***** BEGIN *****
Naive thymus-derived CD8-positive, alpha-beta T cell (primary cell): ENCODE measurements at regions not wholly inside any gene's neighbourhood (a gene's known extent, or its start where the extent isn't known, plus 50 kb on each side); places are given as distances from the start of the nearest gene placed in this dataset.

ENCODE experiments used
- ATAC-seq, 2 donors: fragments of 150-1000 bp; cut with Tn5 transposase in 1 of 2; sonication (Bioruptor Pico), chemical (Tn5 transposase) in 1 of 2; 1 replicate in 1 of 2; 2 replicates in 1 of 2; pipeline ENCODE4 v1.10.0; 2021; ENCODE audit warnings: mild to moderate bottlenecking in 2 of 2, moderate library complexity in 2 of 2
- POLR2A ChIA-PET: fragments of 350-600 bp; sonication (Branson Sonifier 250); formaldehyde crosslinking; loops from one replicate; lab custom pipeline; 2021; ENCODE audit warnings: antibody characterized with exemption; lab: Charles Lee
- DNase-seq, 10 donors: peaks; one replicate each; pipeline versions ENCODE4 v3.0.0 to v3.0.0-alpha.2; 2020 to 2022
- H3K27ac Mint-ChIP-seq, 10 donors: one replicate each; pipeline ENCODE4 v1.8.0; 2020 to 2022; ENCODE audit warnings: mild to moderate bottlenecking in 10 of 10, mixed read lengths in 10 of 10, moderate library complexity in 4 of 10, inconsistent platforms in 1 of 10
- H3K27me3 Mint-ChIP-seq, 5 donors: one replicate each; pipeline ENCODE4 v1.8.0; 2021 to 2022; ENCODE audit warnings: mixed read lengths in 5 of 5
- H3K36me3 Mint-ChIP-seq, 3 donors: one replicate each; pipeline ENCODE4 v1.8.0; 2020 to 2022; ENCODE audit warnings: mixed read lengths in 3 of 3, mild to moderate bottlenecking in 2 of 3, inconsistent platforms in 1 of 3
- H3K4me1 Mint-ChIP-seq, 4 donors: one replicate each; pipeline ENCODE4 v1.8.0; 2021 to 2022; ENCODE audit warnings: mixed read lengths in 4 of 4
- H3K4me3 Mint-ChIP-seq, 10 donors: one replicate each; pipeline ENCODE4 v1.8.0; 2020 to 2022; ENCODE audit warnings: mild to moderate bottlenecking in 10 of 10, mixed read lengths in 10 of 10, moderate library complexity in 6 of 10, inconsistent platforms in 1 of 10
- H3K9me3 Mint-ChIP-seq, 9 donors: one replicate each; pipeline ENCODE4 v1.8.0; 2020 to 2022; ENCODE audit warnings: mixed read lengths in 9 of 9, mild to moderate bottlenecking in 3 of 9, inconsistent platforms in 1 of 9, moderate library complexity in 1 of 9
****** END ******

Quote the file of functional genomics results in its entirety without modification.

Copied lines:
Naive thymus-derived CD8-positive, alpha-beta T cell (primary cell): ENCODE measurements at regions not wholly inside any gene's neighbourhood (a gene's known extent, or its start where the extent isn't known, plus 50 kb on each side); places are given as distances from the start of the nearest gene placed in this dataset.

ENCODE experiments used
- ATAC-seq, 2 donors: fragments of 150-1000 bp; cut with Tn5 transposase in 1 of 2; sonication (Bioruptor Pico), chemical (Tn5 transposase) in 1 of 2; 1 replicate in 1 of 2; 2 replicates in 1 of 2; pipeline ENCODE4 v1.10.0; 2021; ENCODE audit warnings: mild to moderate bottlenecking in 2 of 2, moderate library complexity in 2 of 2
- POLR2A ChIA-PET: fragments of 350-600 bp; sonication (Branson Sonifier 250); formaldehyde crosslinking; loops from one replicate; lab custom pipeline; 2021; ENCODE audit warnings: antibody characterized with exemption; lab: Charles Lee
- DNase-seq, 10 donors: peaks; one replicate each; pipeline versions ENCODE4 v3.0.0 to v3.0.0-alpha.2; 2020 to 2022
- H3K27ac Mint-ChIP-seq, 10 donors: one replicate each; pipeline ENCODE4 v1.8.0; 2020 to 2022; ENCODE audit warnings: mild to moderate bottlenecking in 10 of 10, mixed read lengths in 10 of 10, moderate library complexity in 4 of 10, inconsistent platforms in 1 of 10
- H3K27me3 Mint-ChIP-seq, 5 donors: one replicate each; pipeline ENCODE4 v1.8.0; 2021 to 2022; ENCODE audit warnings: mixed read lengths in 5 of 5
- H3K36me3 Mint-ChIP-seq, 3 donors: one replicate each; pipeline ENCODE4 v1.8.0; 2020 to 2022; ENCODE audit warnings: mixed read lengths in 3 of 3, mild to moderate bottlenecking in 2 of 3, inconsistent platforms in 1 of 3
- H3K4me1 Mint-ChIP-seq, 4 donors: one replicate each; pipeline ENCODE4 v1.8.0; 2021 to 2022; ENCODE audit warnings: mixed read lengths in 4 of 4
- H3K4me3 Mint-ChIP-seq, 10 donors: one replicate each; pipeline ENCODE4 v1.8.0; 2020 to 2022; ENCODE audit warnings: mild to moderate bottlenecking in 10 of 10, mixed read lengths in 10 of 10, moderate library complexity in 6 of 10, inconsistent platforms in 1 of 10
- H3K9me3 Mint-ChIP-seq, 9 donors: one replicate each; pipeline ENCODE4 v1.8.0; 2020 to 2022; ENCODE audit warnings: mixed read lengths in 9 of 9, mild to moderate bottlenecking in 3 of 9, inconsistent platforms in 1 of 9, moderate library complexity in 1 of 9